In fact, the exchange between Robert Kennedy and Dobrynin had no effect. Khrushchev had already decided to retreat to a simple request for a no invasion pledge. And the crisis ended on that basis. US reconnaissance aircraft kept watch while the Soviets dismantled their missiles and loaded the parts on ships for return to the Soviet Union.

This threat was far, far greater than the threat of Islamic terrorism where their weapon of mass destruction were hijacked airliners and box cutters. We were *this close* to nuclear war. The president himself was in charge and intelligent enough to seek advice from a range of people and analyze the situation with a clear dispassionate eye in the middle of a crisis. As that excerpt from the BBC shows, the initial reaction was to bomb first and ask questions later. It's probably human. But leaders of a great country, with massive military power, have an obligation to look beyond their understandable human reaction. Kennedy, cold warrior though he was, had a nimble, creative and serious mind and he was able to see beyond the emotional response to the bigger picture.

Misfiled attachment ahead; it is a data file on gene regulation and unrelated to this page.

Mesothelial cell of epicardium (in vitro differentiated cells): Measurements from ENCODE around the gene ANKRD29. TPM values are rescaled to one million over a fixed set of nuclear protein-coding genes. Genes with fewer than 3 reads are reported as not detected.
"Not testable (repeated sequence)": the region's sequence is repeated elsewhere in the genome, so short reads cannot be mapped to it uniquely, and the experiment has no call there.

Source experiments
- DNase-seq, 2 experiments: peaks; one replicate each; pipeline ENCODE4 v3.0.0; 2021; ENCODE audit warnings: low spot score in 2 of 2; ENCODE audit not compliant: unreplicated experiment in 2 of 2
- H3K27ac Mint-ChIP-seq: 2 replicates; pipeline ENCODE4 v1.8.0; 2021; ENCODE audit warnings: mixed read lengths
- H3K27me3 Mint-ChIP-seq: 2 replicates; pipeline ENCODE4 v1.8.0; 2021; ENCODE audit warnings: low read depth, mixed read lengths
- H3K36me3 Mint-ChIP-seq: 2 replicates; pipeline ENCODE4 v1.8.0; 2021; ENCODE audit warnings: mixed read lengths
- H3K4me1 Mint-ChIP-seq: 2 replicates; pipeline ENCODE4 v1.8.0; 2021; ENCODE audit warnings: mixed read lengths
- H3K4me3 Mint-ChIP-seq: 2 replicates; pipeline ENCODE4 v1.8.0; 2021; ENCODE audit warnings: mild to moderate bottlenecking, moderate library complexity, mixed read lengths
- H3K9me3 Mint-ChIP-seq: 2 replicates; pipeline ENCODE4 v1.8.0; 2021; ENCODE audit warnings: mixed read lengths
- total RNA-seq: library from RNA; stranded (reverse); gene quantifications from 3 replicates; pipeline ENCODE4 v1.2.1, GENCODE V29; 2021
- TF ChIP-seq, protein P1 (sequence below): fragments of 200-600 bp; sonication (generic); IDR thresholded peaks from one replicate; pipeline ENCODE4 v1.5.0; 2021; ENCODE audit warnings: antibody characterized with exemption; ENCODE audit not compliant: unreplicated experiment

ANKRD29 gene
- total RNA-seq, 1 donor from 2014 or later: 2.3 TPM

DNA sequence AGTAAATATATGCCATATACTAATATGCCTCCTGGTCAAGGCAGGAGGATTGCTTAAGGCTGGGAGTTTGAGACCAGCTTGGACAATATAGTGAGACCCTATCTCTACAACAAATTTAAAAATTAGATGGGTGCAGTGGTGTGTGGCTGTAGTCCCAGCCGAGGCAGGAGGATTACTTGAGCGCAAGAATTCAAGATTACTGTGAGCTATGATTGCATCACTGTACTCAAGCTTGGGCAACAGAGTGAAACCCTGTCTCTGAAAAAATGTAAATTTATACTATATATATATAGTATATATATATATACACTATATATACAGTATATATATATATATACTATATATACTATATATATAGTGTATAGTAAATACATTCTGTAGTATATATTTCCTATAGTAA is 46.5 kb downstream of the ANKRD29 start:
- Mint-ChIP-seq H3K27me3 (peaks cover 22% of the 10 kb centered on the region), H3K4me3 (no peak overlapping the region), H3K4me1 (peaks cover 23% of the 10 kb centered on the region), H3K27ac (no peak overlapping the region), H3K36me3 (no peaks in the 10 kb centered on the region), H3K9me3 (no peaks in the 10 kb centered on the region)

This stuff matters. It matters a great deal. In fact, as we look to choose our next president we may want to inform ourselves as to whether the candidates have those Kennedyesque qualities at least with the same degree of interest we take in whether they wear earth tones or cackle when they laugh.

Bonus Kennedy factoid for Democrats to ponder:


By James K. Galbraith

In response to The Adventures of Arthur (November 8, 2007)

To the Editors:

In his review of Arthur Schlesinger's Journals, 1952–2000 [NYR, November 8], Joseph Lelyveld writes that while "Kennedy had now and then spoken in private about withdrawing [from Vietnam] after the 1964 election; when he died it was a faint hope, not yet a plan." This is incorrect.


For Mr. Lelyveld to state that there was no plan, but only a "faint hope" of withdrawal, is clearly at odds with the plain wording of the source documents. There was a plan to withdraw US forces from Vietnam, beginning with the first thousand by December 1963, and almost all of the rest by the end of 1965. Moreover, President Kennedy had approved that plan. It was the actual policy of the United States on the day Kennedy died.